The Landsat satellites

The Landsat Program is the longest running enterprise for acquisition of imagery of the earth from space. The first Landsat satellite was launched by NASA in 1972. The most recent, Landsat 7, was launched on April 15, 1999.

The instruments on the Landsat satellites have acquired millions of images. These images are a unique resource for global change research and applications in agriculture, cartography, geology, forestry, regional planning, surveillance, education and national security.

Today, Landsats 5 and 7 "see" and record blue, green, and red light in the visible spectrum as well as near-infrared, mid-infrared, and thermal-infrared light that human eyes cannot perceive (although we can feel the thermal-infrared as heat). Landsat 7 images have a spatial resolution   (pixel size) of 15 m in panchromatic mode, 30 m in multispectral mode and of 60 m in the thermal IR channel.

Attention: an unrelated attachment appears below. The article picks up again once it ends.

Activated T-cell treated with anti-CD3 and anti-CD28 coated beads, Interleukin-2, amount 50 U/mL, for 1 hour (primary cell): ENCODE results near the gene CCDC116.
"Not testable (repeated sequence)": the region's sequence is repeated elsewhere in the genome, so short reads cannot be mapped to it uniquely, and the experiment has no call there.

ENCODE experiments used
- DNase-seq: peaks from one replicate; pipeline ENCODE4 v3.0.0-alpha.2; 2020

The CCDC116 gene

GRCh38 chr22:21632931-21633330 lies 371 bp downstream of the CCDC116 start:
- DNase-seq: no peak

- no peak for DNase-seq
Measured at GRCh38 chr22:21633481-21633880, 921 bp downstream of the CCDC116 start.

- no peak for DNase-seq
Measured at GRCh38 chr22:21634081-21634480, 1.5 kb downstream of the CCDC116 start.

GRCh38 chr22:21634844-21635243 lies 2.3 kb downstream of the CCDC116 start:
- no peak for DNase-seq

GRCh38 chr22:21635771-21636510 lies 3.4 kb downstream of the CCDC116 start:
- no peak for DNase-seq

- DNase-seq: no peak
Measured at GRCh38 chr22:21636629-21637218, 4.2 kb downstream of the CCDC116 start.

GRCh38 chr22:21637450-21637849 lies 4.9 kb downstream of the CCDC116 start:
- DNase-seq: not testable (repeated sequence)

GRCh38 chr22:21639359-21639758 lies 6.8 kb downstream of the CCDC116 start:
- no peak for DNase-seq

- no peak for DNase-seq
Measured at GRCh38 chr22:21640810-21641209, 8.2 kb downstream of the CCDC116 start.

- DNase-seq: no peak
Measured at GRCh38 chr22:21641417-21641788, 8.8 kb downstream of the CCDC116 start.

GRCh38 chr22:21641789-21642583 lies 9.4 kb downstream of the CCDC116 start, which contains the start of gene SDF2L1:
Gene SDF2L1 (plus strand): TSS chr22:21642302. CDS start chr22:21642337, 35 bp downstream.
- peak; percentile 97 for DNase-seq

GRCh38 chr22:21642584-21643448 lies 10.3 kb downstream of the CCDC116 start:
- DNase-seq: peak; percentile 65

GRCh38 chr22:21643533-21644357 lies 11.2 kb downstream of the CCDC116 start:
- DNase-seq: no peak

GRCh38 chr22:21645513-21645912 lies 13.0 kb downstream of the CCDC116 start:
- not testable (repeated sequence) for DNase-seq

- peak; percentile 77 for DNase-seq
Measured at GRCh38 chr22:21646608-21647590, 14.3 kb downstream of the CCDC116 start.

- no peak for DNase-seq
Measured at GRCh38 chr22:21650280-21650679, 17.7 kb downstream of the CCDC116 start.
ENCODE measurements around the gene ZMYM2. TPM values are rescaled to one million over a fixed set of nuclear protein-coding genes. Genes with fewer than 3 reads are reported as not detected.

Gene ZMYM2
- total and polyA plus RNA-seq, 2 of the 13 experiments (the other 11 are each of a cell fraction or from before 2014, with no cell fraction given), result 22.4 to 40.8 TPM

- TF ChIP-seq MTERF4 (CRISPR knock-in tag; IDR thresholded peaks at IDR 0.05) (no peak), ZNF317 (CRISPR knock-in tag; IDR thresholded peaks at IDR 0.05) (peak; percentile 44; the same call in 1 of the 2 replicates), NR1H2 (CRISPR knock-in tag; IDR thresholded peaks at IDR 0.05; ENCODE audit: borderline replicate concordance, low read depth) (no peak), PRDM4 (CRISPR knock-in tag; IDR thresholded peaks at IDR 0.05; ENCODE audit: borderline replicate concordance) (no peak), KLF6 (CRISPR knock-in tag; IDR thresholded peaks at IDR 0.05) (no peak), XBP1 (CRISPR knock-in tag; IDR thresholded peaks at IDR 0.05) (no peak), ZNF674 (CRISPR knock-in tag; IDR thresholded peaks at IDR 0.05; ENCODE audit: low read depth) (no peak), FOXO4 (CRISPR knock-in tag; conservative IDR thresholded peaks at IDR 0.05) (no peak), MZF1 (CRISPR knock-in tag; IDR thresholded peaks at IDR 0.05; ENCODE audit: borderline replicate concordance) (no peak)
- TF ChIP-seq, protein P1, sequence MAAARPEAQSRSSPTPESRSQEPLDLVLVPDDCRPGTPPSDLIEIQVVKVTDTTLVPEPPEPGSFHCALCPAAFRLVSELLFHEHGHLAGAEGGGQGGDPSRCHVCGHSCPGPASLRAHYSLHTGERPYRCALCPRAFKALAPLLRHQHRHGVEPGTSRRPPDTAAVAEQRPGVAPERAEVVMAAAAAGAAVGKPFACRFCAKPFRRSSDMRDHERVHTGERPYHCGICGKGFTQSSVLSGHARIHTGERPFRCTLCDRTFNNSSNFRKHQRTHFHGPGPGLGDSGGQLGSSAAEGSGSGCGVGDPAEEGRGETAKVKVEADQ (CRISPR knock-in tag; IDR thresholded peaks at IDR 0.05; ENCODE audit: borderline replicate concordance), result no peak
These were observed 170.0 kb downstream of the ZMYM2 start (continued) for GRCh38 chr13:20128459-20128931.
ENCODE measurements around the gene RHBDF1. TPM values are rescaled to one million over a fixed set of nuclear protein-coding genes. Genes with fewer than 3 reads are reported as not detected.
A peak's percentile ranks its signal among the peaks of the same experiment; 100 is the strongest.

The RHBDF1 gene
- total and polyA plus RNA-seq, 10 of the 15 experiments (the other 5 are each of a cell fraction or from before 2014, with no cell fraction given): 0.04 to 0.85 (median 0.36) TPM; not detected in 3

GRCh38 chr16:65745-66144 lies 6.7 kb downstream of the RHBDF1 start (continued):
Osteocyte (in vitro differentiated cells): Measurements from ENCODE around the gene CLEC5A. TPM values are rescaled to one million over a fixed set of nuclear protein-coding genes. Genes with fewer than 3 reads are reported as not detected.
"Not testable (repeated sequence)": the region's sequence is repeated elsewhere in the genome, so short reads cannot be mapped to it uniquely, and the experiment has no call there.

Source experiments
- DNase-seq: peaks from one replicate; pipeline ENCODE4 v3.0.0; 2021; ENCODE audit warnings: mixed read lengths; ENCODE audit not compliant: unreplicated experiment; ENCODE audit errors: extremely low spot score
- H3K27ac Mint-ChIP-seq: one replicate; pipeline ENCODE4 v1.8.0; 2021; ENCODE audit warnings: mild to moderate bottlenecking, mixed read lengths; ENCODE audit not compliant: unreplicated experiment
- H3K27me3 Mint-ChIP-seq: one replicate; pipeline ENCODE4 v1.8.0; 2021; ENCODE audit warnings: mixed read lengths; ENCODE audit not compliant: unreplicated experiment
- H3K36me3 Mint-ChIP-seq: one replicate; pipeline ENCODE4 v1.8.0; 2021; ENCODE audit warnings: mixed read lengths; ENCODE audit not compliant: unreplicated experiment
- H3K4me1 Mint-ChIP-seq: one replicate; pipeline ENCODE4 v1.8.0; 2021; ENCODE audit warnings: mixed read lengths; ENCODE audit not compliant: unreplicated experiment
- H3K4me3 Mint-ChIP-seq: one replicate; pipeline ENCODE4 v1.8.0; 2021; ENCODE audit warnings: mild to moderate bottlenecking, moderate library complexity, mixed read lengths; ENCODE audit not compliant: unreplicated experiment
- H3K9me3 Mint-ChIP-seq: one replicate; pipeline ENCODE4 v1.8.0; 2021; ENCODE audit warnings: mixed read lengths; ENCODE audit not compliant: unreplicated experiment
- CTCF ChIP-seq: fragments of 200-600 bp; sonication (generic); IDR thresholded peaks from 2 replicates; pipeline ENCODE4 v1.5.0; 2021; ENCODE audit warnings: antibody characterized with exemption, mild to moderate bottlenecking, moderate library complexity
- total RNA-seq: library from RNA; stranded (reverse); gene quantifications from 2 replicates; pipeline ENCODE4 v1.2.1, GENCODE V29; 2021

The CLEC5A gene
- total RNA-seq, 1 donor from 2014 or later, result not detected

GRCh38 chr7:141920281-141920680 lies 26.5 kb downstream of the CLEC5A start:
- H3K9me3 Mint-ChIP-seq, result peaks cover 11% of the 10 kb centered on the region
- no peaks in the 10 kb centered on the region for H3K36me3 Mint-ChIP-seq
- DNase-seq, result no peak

Find out more about the Landsat program history here.

Landsat 7
Landsat 7 satellite in the cleanroom prior to launch. Photo: NASA/GSFC.